Chan­dorkar also says credit bu­reaus are today of­fer­ing prod­ucts, which are be­yond the tra­di­tional credit score, and which of­fer clear in­sight into a cus­tomer’s be­hav­ior over a pe­riod of time - say 5 years. “For ex­am­ple, we have re­cently launched Cred­itVi­sion to ex­pand the el­i­gi­ble con­sumer base and drive ac­cess to fi­nance for many more de­serv­ing con­sumers. Cred­itVi­sion is a trans­for­ma­tional way of look­ing at the past credit be­hav­ior of a con­sumer. Cred­itVi­sion al­go­rithms pre­dict risk and ex­pand credit op­por­tu­ni­ties by in­ten­sively study­ing the trended data that un­locks the pat­terns in pay­ment, ex­po­sure and spend be­hav­ior. These al­go­rithms, which are based on the past 36 months of trended data, en­able iden­ti­fi­ca­tion of com­pre­hen­sive and spe­cific cus­tomer be­hav­ior and are de­liv­ered in an eas­ily us­able and quan­ti­ta­tive for­mat to en­able fi­nan­cial in­sti­tu­tions to use these cus­tomer in­sights for mak­ing more pre­cise lend­ing de­ci­sions. This would pave the way for pos­si­bil­i­ties to ex­pand the re­tail credit mar­ket and pro­mote ac­cess to cheaper, eas­ier and faster credit op­por­tu­ni­ties, which is a ma­jor as­pect of fi­nan­cial in­clu­sion in this digital age.”

She men­tions that Tran­sUnion CIBIL’s anal­y­sis of con­sumer credit de­mand and be­hav­ior us­ing Cred­itVi­sion, shows that it could en­able credit ac­cess to an in­cre­men­tal 15 lakh bor­row­ers ev­ery year without com­pro­mis­ing on risk. In ad­di­tion, the al­go­rithms have iden­ti­fied an­other 20 lakh bor­row­ers who cur­rently have ac­cess to bank­ing credit, but would be el­i­gi­ble for higher lines of credit or higher loan-to-value.


Sev­eral banks of­fer loans al­most in­stan­ta­neously and through online plat­forms? How risky is this? What are the in­puts that should nor­mally go into while tak­ing such de­ci­sions?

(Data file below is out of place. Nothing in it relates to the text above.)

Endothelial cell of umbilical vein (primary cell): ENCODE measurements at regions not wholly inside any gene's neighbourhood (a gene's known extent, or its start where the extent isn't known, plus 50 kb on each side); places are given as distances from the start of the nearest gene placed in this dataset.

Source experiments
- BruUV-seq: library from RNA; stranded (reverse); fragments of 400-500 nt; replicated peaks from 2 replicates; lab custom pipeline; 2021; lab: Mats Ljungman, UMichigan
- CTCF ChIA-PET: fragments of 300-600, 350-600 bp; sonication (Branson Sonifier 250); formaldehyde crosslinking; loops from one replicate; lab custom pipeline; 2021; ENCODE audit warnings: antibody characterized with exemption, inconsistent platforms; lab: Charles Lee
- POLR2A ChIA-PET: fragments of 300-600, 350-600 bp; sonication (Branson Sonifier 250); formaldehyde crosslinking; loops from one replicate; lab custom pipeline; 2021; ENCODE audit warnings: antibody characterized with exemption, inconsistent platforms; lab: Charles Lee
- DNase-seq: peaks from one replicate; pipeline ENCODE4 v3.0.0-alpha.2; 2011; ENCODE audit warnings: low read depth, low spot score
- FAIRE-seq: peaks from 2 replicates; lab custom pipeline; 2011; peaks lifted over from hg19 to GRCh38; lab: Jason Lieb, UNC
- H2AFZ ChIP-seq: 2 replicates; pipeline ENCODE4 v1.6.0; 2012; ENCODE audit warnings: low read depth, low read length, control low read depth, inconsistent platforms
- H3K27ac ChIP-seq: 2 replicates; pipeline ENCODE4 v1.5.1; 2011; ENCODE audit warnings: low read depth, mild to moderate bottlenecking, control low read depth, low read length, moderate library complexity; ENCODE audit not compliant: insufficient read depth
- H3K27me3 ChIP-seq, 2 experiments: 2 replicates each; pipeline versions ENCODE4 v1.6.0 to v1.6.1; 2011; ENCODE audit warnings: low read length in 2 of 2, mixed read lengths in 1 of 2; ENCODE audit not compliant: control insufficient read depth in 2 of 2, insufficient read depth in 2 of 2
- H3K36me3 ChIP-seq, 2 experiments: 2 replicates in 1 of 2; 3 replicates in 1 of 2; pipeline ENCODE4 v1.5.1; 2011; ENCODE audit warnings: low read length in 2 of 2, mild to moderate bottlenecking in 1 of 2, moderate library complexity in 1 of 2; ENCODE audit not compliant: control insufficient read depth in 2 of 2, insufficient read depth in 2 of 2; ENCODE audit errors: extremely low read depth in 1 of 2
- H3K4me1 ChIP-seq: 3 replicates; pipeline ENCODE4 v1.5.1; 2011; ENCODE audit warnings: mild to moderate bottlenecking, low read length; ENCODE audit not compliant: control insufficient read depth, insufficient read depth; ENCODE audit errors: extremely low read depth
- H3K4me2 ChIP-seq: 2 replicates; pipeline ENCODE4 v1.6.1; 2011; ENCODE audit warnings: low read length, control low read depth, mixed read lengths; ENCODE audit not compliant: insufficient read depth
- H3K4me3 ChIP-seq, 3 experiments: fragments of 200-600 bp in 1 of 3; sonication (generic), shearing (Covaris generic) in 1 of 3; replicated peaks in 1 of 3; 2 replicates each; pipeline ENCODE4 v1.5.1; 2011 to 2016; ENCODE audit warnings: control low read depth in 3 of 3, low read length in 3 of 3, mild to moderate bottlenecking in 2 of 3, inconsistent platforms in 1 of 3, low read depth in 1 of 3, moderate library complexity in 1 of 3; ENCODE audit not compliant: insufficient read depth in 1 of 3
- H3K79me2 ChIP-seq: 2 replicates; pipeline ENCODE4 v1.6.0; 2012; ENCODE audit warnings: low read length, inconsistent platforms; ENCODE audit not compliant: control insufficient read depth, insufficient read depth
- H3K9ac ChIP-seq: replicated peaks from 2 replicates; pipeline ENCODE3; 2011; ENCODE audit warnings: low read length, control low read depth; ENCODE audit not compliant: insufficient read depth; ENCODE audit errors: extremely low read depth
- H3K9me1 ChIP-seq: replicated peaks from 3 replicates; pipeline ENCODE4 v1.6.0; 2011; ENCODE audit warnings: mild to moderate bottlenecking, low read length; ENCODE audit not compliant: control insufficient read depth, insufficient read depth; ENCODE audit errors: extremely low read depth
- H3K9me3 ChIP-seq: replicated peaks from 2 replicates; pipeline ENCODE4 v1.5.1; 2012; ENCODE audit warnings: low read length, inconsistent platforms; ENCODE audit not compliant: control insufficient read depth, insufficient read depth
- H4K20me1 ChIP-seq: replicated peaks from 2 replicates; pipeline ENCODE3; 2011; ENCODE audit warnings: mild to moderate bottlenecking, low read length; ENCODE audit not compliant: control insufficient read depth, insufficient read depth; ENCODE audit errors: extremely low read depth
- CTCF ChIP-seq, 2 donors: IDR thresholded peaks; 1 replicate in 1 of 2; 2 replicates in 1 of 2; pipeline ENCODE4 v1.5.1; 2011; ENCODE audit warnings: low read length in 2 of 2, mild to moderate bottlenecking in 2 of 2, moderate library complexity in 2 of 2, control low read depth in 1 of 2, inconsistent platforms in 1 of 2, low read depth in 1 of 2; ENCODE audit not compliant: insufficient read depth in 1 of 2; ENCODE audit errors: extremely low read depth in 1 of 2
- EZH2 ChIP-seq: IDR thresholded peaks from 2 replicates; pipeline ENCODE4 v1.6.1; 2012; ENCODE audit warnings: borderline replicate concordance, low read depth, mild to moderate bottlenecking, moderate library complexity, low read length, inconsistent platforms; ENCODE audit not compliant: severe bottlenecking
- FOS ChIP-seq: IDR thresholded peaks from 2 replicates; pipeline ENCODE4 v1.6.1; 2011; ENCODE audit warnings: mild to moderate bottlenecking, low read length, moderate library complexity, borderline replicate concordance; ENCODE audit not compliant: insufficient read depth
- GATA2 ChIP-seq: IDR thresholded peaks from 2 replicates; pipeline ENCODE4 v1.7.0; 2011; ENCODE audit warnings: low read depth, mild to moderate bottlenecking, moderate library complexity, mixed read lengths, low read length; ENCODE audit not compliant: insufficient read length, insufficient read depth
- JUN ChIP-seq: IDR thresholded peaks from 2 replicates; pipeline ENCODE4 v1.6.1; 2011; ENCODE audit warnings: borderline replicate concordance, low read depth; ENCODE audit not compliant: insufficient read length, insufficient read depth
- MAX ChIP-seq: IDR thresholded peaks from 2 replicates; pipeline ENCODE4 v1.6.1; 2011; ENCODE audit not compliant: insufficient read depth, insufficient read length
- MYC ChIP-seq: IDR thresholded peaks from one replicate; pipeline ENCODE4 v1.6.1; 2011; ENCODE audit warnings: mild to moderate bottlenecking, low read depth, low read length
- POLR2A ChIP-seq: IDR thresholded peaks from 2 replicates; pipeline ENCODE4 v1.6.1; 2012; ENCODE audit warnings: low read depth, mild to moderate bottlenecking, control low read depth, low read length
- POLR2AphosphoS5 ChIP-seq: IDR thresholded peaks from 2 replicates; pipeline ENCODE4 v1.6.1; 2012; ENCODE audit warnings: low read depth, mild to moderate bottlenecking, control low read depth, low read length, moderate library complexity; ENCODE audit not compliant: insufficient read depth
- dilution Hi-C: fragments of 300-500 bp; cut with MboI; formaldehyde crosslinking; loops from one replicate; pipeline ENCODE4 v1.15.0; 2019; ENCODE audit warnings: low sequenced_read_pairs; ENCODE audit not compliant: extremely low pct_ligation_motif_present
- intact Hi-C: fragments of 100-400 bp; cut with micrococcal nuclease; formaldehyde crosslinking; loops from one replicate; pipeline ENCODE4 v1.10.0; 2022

Vi­jay Anandh re­sponds: “Banks and fi­nan­cial in­sti­tu­tions today have tech­nol­ogy plat­forms that can elim­i­nate risk and cre­at­ing cus­tomer pro­file al­most in­stan­ta­neously. There are sys­tems like eKYC, which en­sure that the rel­e­vant in­for­ma­tion is avail­able. Banks are also hav­ing in their pos­ses­sion the in­for­ma­tion on the credit be­hav­ior of the ap­pli­cant. And these are avail­able to the de­ci­sion maker, who can in al­most all cases take in­stant de­ci­sions. There are ba­sic ad­van­tages like im­proved cus­tomer ex­pe­ri­ence, bet­ter bond­ing, lit­tle doc­u­men­ta­tion, and elim­i­na­tion of mid­dle­men or agents. What all these leads to is the fact that data an­a­lyt­ics is go­ing to be­come the core in de­ci­sion-mak­ing in banks.”

Pandey says ex­ten­sive use of data and de­rived an­a­lyt­ics through ro­bust and flex­i­ble tech­nol­ogy plat­forms have made this pos­si­ble. “These are not nec­es­sar­ily risky as the heuris­tics of man­ual un­der­writ­ing have been cod­i­fied in ad­di­tion to other so­phis­ti­cated sta­tis­ti­cal ap­proaches. The online plat­forms and real-time assess­ment tools have en­abled a quick ac­cess to cus­tomer from any­where and at any time, and avail­abil­ity of de­ci­sion in a few sec­onds to a few min­utes. A cus­tomer is ex­posed to so many things ev­ery day be­cause of hand-held de­vices en­abled with in­ter­net con­nec­tions. The loy­al­ties are short and at­ten­tion span shorter. Quick de­ci­sions and online seam­less ser­vice, there­fore, have be­come fo­cus area for fi­nan­cial in­sti­tu­tions too,” she says.


Govind Sankara­narayanan’s views dif­fer slightly. Says he: “Most banks of­fer in­stan­ta­neous loans (in­clud­ing dis­bur­sals) only to their own cus­tomers ie, those cus­tomers who have an ex­ist­ing ac­count with them and con­se­quently, have con­formed to all KYC norms by shar­ing all their in­for­ma­tion with the fi­nan­cial in­sti­tu­tion. Tra­di­tion­ally, most NBFCs and other fi­nan­cial ser­vices com­pa­nies only of­fer in­stant loan ap­provals, which is ful­filled only once the cus­tomer shares ad­di­tional doc­u­ments with them. While the for­mer isn’t risky as the bank has full dis­clo­sure on the cus­tomer via their bank ac­count de­tails, the lat­ter has its risks associated with fraud­u­lent bank ac­count state­ments and other doc­u­ments, which could give the lender a wrong im­pres­sion about a cus­tomer. But with the ad­vent of strin­gent KYC norms in­volv­ing the use of PAN and Aad­haar has helped mit­i­gate such risks and of­fer a clear pic­ture.”

Vi­jay Anandh R fore­sees a sce­nario where core de­ci­sions in banks will be made based on data an­a­lyt­ics and credit risk mod­el­ing will be the norm

Govind Sankara­narayanan feels risk-based pric­ing will en­sure that the cus­tomers work to­wards keep­ing their scores and credit wor­thi­ness high

Kal­pana Pandey be­lieves assess­ment of char­ac­ter, ca­pac­ity, cap­i­tal, con­di­tions, and col­lat­eral will con­tinue to gov­ern the lend­ing de­ci­sions

Har­shala Chan­dorkar points out that CIBIL Score and Re­port helps the lender as­sess 3 vi­tal pa­ram­e­ters of a bor­rower’s fi­nan­cial health

Newspapers in English

Newspapers from India

© PressReader. All rights reserved.